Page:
It's been a fairly mild winter here, even by the local standards (which I consider low to begin with compared to the lake-effect snow belt city in which I grew up). But even still, the ground alternates between a patchy snow- and- ice combo and complete submersion under a sloppy lake of slush.
It's not exactly a landscape that inspires anyone to voluntarily be outdoors. (The notable exception being bordie collies, who believe that snow is the best possible environment in which to play. Can there be any better flourish to highlight one's skill in snapping a frisbee from midair than the tidal wave of snowy crystals that erupts during a flawless, four-point slide landing?)
Winter is, however, one of the best times to start planning summer projects. Victorian gardeners spent their long, dark winters mapping out extensive garden plans for the coming summer, charting the blooms to ensure a continuous riot of blossoms from the first tentative days of spring until the last burnished leaves of fall.
Enter Home Outside, a gorgeously photographed landscaping book I stumbled upon at the library. Written in the vein of the Not So Big House books, Home Outside is accessible, practical and inspiring. Appreciating that large swathes of Americans start with unkept, uneven or entirely barren yards - and very tight budgets - the author breaks down the basics into accessible, bite-sized chunks.
Simple, effective diagrams show you how to determine what style of yard works for your personality, family and property. Discussions on how to determine what plants are appropriate for your location and how to connect your outdoor space to your indoor space are easy to understand but avoid becoming insultingly oversimplified.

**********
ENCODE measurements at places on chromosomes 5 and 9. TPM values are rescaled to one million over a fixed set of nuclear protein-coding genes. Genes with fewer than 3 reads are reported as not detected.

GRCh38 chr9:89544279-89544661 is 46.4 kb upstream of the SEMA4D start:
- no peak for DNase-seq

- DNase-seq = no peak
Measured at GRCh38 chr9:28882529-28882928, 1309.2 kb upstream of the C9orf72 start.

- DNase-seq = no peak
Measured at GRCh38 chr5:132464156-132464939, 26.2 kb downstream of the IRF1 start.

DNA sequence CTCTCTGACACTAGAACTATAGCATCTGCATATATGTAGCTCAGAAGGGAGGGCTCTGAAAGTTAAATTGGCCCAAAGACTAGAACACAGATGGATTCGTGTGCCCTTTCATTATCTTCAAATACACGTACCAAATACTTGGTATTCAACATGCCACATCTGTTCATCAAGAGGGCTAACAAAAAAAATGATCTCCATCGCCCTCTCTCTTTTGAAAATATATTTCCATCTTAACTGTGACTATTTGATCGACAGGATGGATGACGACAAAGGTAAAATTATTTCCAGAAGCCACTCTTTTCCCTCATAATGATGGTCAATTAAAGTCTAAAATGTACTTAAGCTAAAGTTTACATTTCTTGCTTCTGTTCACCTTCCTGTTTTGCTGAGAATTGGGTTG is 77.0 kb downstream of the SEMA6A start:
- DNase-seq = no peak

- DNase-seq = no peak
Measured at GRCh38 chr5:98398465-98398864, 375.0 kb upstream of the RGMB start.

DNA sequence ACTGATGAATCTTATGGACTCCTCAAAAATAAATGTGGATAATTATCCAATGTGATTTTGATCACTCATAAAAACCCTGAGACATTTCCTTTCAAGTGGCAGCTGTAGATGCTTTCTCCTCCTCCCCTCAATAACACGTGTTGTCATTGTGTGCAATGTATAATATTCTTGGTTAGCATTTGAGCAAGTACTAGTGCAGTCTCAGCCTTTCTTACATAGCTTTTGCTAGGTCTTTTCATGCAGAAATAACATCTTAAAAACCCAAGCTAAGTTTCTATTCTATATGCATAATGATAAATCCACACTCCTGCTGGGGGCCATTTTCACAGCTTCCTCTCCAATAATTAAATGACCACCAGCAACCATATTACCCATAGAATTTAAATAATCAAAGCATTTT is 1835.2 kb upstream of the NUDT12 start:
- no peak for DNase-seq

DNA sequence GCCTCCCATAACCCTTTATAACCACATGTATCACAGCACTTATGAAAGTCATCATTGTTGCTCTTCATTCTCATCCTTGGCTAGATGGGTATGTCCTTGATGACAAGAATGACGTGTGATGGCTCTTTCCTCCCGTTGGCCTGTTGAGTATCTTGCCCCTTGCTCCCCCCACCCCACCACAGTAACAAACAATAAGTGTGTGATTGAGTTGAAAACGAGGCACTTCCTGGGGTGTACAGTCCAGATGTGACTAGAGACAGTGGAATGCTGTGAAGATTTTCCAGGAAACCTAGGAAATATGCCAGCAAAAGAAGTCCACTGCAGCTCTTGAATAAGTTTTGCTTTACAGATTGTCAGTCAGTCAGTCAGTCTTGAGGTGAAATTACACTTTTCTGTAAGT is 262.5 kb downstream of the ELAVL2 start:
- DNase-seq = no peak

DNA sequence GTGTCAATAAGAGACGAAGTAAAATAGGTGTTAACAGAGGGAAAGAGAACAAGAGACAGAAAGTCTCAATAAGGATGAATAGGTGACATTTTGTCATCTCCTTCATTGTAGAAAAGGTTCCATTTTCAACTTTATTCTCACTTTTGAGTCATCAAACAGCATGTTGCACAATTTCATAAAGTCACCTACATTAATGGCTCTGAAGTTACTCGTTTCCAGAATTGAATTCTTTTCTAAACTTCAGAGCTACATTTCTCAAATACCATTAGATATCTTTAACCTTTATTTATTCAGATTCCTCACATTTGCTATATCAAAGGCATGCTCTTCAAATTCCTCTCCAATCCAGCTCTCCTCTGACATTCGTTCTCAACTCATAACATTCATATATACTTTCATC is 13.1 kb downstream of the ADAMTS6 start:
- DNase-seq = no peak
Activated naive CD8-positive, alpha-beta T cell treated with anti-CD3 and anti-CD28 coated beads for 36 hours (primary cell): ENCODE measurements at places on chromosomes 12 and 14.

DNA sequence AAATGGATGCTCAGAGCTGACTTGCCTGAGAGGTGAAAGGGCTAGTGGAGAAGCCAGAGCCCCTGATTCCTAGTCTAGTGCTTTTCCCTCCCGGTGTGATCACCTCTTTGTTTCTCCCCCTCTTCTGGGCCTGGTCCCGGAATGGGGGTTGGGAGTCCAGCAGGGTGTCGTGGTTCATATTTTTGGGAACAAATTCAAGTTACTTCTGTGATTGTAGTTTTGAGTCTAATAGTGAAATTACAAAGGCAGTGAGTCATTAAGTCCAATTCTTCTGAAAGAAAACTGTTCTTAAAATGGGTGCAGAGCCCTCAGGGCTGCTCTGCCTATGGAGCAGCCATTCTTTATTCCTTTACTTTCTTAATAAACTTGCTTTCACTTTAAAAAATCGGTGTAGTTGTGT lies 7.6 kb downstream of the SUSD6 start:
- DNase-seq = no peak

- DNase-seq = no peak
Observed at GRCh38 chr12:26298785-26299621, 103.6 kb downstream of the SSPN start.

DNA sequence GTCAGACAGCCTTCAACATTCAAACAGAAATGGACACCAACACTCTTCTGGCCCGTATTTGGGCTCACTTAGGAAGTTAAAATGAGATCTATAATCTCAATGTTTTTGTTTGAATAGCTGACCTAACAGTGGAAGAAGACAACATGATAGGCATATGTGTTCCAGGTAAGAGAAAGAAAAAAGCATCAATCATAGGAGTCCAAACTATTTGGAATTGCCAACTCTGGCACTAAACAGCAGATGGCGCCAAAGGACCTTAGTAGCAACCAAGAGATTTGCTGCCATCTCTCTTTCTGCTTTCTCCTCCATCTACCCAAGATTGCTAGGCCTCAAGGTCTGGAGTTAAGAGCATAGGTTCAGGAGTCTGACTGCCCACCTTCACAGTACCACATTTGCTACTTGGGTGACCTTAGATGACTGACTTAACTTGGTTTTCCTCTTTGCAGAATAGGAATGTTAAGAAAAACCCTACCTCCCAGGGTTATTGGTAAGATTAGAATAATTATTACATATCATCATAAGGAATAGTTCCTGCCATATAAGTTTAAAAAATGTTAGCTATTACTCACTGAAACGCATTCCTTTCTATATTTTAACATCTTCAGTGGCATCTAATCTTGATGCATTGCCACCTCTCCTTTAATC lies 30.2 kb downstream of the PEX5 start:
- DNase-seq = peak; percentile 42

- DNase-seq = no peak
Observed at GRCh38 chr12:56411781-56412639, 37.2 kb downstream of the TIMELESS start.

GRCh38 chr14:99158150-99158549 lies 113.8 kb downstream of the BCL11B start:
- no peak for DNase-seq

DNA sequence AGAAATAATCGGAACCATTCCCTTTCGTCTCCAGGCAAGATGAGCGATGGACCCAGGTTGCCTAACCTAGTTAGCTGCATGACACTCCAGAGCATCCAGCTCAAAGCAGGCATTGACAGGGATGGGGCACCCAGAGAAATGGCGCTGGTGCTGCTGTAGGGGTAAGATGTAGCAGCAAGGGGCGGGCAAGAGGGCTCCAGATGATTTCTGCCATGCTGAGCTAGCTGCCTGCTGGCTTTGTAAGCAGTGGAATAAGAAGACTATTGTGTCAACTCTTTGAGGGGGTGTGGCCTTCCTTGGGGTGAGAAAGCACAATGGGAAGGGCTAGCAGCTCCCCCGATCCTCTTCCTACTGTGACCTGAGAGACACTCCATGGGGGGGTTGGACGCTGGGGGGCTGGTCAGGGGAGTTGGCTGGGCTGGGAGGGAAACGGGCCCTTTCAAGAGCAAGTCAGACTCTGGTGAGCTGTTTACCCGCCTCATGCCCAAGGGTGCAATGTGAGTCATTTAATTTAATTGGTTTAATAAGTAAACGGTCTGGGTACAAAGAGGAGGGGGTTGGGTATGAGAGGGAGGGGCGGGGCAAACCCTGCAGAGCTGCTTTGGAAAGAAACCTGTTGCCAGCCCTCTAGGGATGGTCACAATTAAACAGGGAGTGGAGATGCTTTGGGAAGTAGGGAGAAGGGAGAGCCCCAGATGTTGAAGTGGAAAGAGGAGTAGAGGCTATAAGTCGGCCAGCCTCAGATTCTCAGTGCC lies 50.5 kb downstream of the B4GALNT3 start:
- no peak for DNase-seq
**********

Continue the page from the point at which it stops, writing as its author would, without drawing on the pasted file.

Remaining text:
Most importantly, perhaps, is the budget-friendliness of the book. Glossy photos of intimate, gravel-lined retreats nestle side-by-side with wide flag-stoned patios, providing attractive options for every space and budget. There's also a unique and helpful exploration of how to design a multi-year plan for spaces in need of extensive transformation that will be functional and beautiful at each step. It's rare to see such books deal upfront with limits on time and money, but this book does so adeptly. Tips on up-cycling found pieces and matching your yard to your preferred maintenance level are also featured.
I know that when we eventually have a house (and a yard) to sculpt into our private haven, I'll be coming back to this book to help me design a plan to get the most out of our space. If you're looking to beat the winter blahs or hoping to get more out of your outdoors this coming summer, this is a great place to start!